Volume: 14, No: 09 ; September-2020
On the banks of River Ganges in Kanpur (then called and spelt as Cawnpore) is Wheeler’s Entrenchment. When driving from Lucknow to Kanpur via Unnao we cross Ganges and actually this river separated the Kingdom of Awadh (British called Oudh) from the erstwhile Cawnpore that was the head quarter and probably had the largest military base of East India Company that included second Light Cavalry, 61 gunners and First, Fifty-third & Fifty-sixth Native Infantry, having twenty-four pounders and nine pounder under the command of Major General Hugh Massy Wheeler. Cawnpore also had families of Her Majesty’s thirty-second Foot that was posted in Lucknow which then was the capital of Oudh. Cawnpore also had a huge population of British civilians who were wealthy traders and connected to different walks and then a substantial numbers of Indian Christians (including Anglo-Indians).
Major General Sir Hugh Massy Wheeler KCB (KCB is the most honourable Order of the Bath – Knight Commander) was born in Clonbeg, County Tipperary on 30 June 1789 to a Hugh and Margret Wheeler. Hugh the senior was a Captain in the East India Company and Margret’s father Hugh Massy was the First Baron Massy. Sir Hugh Massy Wheeler went to the Bath Grammar School and then joined the Bengal Army in 1803. Just two years later he reached India in 1805 to join Lord Lake’s forces. In his military career he commanded the troops during the 1st Anglo Afghan War and in both Anglo-Sikh Wars, the 1st and the 2nd, before joining as the Garrison Commander in Cawnpore (Kanpur) in 1856 where he lived with his wife and two small daughters while his son, George Godfrey Massy Wheeler from the First Infantry, also aide-de-camp was posted here along with him.
When the news came
When Major General Sir Hugh Massy Wheeler got the news of skirmishes and the outbreak of the mutiny in Meerut which started on 14th May 1857, he was prompted to secure the families that resided in Cawnpore. He then ordered a mud construction of a boundary wall and some temporary barracks around the existing ones near his house, so that in case of a rebellion, he could move families in this area and secure them from any threats. This action of Wheeler was criticized then and is somewhat questionable today too but he did what he thought was best in those times and circumstances. This area was called the ‘Wheeler’s Entrenchment’.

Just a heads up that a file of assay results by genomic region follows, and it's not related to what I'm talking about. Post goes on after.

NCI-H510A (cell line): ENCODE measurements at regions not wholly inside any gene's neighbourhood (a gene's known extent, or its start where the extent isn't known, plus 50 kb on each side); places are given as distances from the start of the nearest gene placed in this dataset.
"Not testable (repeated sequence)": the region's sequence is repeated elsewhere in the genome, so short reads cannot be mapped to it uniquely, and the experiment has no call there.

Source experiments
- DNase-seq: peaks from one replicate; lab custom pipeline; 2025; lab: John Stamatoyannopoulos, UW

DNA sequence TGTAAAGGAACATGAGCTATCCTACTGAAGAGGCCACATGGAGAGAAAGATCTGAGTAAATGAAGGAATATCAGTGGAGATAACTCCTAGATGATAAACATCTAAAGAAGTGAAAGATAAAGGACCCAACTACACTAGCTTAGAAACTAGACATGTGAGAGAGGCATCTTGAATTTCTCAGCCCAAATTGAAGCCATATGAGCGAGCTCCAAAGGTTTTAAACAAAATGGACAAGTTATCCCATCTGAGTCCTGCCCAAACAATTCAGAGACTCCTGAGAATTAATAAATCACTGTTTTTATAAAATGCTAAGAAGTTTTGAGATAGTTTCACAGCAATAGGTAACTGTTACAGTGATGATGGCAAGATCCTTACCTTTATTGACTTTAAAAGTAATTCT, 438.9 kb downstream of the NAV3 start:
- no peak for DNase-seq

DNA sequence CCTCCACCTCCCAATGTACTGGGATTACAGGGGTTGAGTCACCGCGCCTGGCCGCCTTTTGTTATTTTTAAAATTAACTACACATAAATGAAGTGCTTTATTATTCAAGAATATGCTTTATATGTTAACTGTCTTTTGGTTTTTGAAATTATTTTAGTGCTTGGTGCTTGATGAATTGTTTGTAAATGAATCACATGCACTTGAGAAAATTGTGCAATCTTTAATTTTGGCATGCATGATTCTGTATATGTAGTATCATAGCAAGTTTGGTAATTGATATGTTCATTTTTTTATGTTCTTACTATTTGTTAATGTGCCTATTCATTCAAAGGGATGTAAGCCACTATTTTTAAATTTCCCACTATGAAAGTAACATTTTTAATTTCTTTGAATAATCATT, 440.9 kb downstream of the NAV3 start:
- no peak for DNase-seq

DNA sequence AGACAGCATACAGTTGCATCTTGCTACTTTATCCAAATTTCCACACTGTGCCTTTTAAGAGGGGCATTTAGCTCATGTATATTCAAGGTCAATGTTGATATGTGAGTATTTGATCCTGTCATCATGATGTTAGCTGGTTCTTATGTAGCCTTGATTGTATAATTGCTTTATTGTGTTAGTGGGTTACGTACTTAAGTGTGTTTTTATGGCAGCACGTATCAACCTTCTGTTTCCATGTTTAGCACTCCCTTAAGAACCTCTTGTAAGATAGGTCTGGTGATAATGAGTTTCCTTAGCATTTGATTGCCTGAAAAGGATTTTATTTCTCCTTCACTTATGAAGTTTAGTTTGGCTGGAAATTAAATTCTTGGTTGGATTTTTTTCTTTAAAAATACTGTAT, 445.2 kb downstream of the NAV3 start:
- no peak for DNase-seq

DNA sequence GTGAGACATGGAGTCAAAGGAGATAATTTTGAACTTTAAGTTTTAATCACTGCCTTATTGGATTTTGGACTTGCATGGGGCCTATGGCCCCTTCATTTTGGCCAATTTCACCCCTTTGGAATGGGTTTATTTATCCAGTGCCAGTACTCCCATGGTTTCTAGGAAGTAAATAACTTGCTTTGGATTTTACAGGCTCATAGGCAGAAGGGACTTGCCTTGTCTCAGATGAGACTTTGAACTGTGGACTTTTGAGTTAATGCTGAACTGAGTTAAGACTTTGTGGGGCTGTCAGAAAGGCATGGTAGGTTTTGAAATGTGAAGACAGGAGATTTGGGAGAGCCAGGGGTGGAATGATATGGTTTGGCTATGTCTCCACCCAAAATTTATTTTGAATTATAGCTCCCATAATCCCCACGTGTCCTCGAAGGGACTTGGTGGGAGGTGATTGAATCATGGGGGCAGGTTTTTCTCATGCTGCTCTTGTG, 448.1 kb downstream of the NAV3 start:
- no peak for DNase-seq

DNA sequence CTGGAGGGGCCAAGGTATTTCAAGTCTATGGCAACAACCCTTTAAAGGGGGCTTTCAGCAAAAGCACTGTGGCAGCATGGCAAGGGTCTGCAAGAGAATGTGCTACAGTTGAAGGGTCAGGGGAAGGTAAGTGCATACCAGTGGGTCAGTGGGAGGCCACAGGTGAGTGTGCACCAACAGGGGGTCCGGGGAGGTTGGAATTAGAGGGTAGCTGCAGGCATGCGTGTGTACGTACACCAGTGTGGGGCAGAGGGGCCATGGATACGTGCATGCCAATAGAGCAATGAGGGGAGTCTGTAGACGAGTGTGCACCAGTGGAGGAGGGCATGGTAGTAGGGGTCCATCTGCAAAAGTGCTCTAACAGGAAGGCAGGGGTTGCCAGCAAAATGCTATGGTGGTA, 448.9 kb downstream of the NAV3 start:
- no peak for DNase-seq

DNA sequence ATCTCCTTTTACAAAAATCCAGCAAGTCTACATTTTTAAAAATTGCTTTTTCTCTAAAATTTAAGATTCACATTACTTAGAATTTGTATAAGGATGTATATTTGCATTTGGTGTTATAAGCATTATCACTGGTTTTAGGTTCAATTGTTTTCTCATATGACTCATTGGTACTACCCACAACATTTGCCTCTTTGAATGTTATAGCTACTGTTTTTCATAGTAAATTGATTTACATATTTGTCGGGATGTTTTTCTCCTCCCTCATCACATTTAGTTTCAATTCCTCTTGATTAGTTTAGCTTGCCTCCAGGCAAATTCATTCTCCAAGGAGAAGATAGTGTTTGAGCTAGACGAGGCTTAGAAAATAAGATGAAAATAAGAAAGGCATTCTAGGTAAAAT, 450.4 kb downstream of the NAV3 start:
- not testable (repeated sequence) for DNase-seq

Critics point out that the better place would have been a permanent structure which was about 11 kilometres away and stored the supplies of ammunition. Plus it would have been hard for the rebels to reach the place in case of any eventuality as it was at a distance and not so easy then. The story of Wheeler’s Entrenchment would have been quite different had the location been this magazine and surely not as gruesome as it became later. General Wheeler probably thought that rebels if get active in Cawnpore, would repeat their strategy of Meerut and move towards Delhi, abandoning Cawnpore thus arrangements for a temporary siege was required and that too for a limited period.
Fake news that made all come together
On 20 May 1857 a fire broke in the lines of 1st Infantry which the British thought to be the beginning of the rebellion in Cawnpore. The same day 2nd Cavalry defected after they heard that British were out to destroy and crush them. Probably it was a hoax message brought by a soldier of the 56th. Based on these two events, Wheeler asked all European women and children to be brought to the barracks in the entrenched area at least for the night. Cawnpore summers are harsh, really harsh, and that prompted many to return to their own homes which were much cooler and had better arrangements than the accommodation in the entrenchment. Also, many British trusted their native guards and were overly confident in spite of the threats, or so it is believed by many historians. Wheeler himself was underestimating the threat; still he had asked Sir Henry Lawrence to send reinforcement. On this request 55 soldiers from Thirty-Second Foot reached Cawnpore.